To examine existing therapeutic methods for allergic conjunctivitis (AC) therapy, based on topical antihistamines and mast cell stabilisers (MCS) was the purpose of this study. Alcaftadine, an antihistamine, exhibits H4 receptor inverse agonism, anti-inflammatory, and MCS properties. In randomised controlled studies, the antihistamines levocabastine and azelastine were shown to be more effective than placebo in the treatment of AC symptoms (RCTs). In Europe and the United States, the topical dual-action antihistamines/MCS olopatadine, azelastine, ketotifen, and epinastine are frequently used for mild subtypes of AC. For the primary symptoms of AC, ocular itch and conjunctival hyperemia, epinastine 0.05 percent was superior to placebo, but equivalent or more efficacious than olopatadine 0.1 percent, which was superior to ketotifen. The high concentration olopatadine 0.77 percent exhibited a longer duration of action, greater ocular itch effectiveness, and a similar safety profile to the low concentration olopatadine 0.2 percent. The new formulations of topical dual-action medicines have a longer duration of action, resulting in a lower frequency of usage.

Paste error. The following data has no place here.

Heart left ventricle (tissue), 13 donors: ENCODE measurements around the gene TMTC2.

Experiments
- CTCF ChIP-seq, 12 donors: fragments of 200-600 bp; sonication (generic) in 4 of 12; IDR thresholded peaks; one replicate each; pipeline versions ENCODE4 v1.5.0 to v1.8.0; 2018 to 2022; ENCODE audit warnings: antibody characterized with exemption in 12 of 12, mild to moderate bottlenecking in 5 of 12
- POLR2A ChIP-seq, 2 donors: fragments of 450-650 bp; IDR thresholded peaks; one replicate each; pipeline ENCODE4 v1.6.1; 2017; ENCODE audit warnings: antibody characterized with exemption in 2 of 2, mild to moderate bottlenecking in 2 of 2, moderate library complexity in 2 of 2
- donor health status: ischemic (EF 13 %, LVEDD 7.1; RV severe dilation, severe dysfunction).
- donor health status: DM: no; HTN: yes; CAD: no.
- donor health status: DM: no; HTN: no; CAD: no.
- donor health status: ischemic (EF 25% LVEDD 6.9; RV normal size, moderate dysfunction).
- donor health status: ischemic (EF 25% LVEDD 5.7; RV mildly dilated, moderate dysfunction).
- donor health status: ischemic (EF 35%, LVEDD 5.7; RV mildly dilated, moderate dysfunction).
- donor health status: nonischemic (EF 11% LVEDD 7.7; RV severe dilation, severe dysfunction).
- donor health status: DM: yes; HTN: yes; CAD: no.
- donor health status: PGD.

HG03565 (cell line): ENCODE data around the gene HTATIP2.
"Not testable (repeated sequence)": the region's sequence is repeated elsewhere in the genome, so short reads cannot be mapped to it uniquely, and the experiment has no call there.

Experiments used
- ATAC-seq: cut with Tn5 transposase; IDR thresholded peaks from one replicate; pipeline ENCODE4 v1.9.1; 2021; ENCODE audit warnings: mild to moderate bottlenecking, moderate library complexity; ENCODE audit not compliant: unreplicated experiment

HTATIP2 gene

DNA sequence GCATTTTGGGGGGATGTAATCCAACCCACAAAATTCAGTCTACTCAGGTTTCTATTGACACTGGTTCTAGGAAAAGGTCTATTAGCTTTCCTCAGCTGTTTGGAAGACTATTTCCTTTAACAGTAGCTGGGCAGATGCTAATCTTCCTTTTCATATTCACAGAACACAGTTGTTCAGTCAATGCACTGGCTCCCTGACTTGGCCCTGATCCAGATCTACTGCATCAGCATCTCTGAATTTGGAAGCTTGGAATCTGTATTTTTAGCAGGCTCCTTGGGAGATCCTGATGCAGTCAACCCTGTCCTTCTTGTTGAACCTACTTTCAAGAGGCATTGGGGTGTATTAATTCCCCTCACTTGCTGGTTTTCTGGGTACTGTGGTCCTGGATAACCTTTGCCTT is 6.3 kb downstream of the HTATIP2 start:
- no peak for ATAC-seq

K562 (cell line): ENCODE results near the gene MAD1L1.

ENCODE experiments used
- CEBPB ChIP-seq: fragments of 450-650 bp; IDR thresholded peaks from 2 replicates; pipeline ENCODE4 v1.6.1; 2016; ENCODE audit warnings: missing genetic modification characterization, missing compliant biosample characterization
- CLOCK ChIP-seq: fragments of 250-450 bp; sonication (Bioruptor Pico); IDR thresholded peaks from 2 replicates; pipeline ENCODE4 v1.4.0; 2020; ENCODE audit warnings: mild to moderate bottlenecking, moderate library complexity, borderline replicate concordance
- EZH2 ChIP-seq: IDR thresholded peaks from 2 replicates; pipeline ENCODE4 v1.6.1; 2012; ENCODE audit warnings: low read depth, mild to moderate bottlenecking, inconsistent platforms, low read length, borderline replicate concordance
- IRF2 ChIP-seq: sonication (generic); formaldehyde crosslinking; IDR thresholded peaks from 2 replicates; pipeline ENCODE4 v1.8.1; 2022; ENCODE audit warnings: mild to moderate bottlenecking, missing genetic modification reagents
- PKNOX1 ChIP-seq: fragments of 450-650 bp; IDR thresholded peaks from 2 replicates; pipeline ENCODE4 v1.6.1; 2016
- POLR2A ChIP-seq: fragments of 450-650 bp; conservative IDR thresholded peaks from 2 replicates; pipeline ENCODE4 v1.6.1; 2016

The most effective medicines for treating the signs and symptoms of mild types of AC are topical dual-action medications. The high-concentration olopatadine medication outperforms other treatments for ocular irritation, with a longer impact when administered once daily.